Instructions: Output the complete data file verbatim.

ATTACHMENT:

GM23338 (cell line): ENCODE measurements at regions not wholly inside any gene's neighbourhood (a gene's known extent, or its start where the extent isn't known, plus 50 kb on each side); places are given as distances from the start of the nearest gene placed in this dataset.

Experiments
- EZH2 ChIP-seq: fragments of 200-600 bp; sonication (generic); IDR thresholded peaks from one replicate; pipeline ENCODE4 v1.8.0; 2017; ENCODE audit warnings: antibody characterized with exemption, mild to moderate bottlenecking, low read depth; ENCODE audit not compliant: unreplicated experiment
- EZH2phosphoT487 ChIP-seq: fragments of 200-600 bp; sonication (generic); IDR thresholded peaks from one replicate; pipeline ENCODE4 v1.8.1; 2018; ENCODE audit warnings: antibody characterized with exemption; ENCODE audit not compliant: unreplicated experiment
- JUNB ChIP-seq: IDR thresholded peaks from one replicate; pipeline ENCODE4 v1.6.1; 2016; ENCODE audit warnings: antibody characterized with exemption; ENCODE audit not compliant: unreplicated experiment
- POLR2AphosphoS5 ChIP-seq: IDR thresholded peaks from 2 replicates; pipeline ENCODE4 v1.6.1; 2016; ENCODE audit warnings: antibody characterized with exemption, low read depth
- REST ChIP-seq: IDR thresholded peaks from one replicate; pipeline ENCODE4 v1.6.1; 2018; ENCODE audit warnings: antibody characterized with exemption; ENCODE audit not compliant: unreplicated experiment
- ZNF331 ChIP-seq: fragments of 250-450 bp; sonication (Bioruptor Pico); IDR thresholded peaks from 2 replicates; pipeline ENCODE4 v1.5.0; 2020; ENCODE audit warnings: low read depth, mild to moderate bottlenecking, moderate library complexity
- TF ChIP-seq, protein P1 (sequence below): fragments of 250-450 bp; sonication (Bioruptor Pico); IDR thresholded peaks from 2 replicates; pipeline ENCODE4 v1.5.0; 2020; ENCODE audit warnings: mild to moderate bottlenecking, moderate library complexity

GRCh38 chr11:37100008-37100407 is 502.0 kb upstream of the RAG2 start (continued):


GM23338 (cell line): ENCODE measurements at regions not wholly inside any gene's neighbourhood (a gene's known extent, or its start where the extent isn't known, plus 50 kb on each side); places are given as distances from the start of the nearest gene placed in this dataset.

Experiments
- EZH2 ChIP-seq: fragments of 200-600 bp; sonication (generic); IDR thresholded peaks from one replicate; pipeline ENCODE4 v1.8.0; 2017; ENCODE audit warnings: antibody characterized with exemption, mild to moderate bottlenecking, low read depth; ENCODE audit not compliant: unreplicated experiment
- EZH2phosphoT487 ChIP-seq: fragments of 200-600 bp; sonication (generic); IDR thresholded peaks from one replicate; pipeline ENCODE4 v1.8.1; 2018; ENCODE audit warnings: antibody characterized with exemption; ENCODE audit not compliant: unreplicated experiment
- JUNB ChIP-seq: IDR thresholded peaks from one replicate; pipeline ENCODE4 v1.6.1; 2016; ENCODE audit warnings: antibody characterized with exemption; ENCODE audit not compliant: unreplicated experiment
- POLR2AphosphoS5 ChIP-seq: IDR thresholded peaks from 2 replicates; pipeline ENCODE4 v1.6.1; 2016; ENCODE audit warnings: antibody characterized with exemption, low read depth
- REST ChIP-seq: IDR thresholded peaks from one replicate; pipeline ENCODE4 v1.6.1; 2018; ENCODE audit warnings: antibody characterized with exemption; ENCODE audit not compliant: unreplicated experiment
- ZNF331 ChIP-seq: fragments of 250-450 bp; sonication (Bioruptor Pico); IDR thresholded peaks from 2 replicates; pipeline ENCODE4 v1.5.0; 2020; ENCODE audit warnings: low read depth, mild to moderate bottlenecking, moderate library complexity
- TF ChIP-seq, protein P1 (sequence below): fragments of 250-450 bp; sonication (Bioruptor Pico); IDR thresholded peaks from 2 replicates; pipeline ENCODE4 v1.5.0; 2020; ENCODE audit warnings: mild to moderate bottlenecking, moderate library complexity

GRCh38 chr11:37100008-37100407 is 502.0 kb upstream of the RAG2 start (continued):